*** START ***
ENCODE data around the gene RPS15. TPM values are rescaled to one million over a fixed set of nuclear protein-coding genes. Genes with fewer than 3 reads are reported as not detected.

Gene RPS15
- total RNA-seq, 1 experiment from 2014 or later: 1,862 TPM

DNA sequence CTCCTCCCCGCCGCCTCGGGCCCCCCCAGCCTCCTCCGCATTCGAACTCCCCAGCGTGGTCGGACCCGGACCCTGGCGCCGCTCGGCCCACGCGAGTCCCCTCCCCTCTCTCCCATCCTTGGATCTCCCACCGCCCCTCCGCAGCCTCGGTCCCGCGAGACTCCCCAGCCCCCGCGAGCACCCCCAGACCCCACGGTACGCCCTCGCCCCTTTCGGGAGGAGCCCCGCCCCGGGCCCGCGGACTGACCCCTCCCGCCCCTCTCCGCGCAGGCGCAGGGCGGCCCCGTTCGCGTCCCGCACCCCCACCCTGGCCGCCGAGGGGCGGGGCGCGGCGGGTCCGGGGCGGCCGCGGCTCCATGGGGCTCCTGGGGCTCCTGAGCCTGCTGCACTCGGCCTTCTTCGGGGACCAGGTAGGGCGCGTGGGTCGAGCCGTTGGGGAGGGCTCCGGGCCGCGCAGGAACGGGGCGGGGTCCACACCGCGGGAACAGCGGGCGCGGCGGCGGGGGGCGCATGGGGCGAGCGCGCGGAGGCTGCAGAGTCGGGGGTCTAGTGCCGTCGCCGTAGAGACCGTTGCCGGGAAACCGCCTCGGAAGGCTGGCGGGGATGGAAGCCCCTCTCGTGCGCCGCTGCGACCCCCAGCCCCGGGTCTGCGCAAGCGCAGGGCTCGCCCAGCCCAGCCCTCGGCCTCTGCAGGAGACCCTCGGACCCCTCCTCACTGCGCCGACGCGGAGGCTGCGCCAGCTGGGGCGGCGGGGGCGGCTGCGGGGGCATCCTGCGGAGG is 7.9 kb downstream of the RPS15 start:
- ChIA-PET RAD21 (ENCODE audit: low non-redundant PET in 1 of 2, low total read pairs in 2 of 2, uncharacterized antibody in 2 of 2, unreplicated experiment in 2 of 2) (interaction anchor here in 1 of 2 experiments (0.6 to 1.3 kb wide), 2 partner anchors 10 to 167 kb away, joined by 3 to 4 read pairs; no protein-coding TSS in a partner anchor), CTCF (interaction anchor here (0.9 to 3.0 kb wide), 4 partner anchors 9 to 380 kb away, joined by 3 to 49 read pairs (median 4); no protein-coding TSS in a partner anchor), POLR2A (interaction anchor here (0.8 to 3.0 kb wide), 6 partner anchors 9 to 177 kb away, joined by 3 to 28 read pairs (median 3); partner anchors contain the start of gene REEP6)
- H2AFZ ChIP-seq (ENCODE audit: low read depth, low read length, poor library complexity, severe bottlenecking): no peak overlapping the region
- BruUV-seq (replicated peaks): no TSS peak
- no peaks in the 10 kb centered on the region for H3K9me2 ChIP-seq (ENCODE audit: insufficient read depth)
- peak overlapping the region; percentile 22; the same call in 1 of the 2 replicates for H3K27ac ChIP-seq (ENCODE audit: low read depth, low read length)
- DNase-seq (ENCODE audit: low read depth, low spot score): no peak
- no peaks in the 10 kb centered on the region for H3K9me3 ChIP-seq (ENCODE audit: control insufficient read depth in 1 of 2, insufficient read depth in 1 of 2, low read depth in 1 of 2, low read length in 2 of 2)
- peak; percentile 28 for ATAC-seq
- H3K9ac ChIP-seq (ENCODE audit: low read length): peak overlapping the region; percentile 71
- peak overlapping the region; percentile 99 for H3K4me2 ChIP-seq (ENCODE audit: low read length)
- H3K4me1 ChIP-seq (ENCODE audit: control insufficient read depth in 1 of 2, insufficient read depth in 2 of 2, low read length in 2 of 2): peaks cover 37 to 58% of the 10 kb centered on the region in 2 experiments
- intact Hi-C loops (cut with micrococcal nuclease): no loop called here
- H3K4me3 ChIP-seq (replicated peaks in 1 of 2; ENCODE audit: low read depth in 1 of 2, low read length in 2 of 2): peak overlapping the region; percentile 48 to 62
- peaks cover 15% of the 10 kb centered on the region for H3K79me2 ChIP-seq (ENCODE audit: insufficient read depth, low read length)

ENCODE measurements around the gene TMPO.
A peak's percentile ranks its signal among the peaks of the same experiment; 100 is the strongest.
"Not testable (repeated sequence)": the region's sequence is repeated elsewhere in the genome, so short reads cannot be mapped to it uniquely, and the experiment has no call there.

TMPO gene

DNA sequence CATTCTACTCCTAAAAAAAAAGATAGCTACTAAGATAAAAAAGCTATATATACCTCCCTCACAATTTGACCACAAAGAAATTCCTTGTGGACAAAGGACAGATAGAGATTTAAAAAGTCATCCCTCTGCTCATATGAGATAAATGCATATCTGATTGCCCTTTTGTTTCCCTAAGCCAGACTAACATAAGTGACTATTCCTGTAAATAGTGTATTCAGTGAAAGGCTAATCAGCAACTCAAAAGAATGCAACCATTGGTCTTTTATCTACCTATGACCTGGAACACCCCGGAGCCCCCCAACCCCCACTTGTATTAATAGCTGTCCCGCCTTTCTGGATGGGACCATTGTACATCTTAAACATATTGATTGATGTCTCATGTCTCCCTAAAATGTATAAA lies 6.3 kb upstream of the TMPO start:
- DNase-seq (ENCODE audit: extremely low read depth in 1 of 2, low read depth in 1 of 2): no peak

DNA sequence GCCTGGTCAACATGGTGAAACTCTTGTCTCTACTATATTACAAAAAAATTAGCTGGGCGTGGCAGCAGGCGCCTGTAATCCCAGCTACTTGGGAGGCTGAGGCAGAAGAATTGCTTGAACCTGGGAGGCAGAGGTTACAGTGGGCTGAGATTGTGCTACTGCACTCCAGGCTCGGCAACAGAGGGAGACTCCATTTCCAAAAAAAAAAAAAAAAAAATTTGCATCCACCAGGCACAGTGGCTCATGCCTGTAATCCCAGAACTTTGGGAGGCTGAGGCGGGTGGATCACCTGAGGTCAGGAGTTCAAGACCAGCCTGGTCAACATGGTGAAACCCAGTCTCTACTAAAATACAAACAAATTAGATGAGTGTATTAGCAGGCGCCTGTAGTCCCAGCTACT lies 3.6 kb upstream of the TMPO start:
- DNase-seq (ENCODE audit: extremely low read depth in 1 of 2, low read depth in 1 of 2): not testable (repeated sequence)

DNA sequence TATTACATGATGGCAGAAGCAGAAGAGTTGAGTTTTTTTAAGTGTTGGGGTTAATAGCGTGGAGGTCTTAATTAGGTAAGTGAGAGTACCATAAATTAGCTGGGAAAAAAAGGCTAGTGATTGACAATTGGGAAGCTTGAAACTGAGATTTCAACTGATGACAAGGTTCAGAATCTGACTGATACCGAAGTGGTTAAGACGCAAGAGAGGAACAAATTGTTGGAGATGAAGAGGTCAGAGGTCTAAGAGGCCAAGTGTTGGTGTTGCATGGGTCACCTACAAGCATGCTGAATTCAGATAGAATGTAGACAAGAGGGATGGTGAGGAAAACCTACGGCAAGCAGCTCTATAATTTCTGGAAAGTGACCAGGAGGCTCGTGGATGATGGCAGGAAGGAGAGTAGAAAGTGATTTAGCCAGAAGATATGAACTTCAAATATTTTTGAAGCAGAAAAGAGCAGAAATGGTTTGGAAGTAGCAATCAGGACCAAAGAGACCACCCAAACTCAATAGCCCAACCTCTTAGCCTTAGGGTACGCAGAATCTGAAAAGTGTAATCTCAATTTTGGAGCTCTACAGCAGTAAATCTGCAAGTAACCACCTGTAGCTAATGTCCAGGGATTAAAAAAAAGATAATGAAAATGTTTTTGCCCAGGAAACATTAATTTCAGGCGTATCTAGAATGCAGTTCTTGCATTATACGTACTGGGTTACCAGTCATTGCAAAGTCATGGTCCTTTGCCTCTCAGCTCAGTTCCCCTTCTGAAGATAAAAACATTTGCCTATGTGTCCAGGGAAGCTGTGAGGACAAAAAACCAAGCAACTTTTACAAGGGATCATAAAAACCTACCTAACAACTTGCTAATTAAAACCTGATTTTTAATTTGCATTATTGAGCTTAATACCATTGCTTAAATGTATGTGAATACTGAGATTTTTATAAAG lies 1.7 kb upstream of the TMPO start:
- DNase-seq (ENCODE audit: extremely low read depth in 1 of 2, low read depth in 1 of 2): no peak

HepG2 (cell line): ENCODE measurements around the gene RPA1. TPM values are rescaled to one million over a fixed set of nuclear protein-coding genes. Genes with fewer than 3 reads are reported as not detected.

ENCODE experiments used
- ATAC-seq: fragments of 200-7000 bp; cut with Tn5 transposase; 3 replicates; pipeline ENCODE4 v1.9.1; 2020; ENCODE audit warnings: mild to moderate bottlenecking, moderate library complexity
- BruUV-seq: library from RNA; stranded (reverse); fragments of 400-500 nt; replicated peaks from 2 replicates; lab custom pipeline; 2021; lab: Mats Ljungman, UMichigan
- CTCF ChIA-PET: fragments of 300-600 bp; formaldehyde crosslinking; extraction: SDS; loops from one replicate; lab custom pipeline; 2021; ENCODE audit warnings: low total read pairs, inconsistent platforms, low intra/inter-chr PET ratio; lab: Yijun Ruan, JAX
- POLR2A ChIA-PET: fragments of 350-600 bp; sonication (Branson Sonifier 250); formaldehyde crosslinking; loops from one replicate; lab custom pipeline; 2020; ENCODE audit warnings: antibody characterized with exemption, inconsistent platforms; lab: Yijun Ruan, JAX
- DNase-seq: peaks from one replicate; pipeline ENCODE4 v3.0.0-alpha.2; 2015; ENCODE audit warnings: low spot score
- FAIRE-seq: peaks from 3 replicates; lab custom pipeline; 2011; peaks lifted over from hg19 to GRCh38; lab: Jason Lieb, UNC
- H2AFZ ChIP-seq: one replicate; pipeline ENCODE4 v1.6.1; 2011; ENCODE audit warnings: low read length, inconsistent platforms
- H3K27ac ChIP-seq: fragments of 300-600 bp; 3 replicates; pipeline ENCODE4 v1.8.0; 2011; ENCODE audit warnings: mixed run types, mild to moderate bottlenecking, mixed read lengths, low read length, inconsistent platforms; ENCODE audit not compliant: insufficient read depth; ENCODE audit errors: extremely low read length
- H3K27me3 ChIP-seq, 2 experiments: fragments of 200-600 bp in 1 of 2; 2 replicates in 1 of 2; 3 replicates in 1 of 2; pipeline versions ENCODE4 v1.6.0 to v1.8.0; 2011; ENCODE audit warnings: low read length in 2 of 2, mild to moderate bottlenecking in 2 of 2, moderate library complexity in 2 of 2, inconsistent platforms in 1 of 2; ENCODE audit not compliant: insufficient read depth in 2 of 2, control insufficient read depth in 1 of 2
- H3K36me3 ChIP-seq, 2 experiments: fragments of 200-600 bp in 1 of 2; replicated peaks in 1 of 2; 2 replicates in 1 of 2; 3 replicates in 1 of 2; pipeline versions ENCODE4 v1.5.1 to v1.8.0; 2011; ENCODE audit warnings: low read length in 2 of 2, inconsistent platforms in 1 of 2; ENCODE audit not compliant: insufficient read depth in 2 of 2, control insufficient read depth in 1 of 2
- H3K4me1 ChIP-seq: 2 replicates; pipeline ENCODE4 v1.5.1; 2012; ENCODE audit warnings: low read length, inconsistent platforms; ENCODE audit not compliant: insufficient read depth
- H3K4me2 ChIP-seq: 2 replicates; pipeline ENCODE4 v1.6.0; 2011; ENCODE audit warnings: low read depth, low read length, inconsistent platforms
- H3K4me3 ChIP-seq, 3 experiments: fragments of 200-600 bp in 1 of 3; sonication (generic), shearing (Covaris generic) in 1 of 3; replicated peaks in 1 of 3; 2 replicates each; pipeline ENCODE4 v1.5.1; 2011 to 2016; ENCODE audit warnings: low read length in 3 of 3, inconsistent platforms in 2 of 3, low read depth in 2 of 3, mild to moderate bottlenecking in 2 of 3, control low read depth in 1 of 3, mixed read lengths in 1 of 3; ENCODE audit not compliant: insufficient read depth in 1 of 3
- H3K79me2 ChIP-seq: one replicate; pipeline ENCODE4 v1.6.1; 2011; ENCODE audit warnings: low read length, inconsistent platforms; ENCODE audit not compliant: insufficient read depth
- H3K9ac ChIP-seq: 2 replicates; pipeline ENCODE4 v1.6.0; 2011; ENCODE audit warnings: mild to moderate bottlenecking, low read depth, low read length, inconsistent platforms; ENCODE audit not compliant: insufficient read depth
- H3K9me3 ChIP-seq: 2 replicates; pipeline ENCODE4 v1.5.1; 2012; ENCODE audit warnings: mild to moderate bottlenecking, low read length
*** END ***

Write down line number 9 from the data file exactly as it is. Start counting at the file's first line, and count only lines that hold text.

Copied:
- peak overlapping the region; percentile 22; the same call in 1 of the 2 replicates for H3K27ac ChIP-seq (ENCODE audit: low read depth, low read length)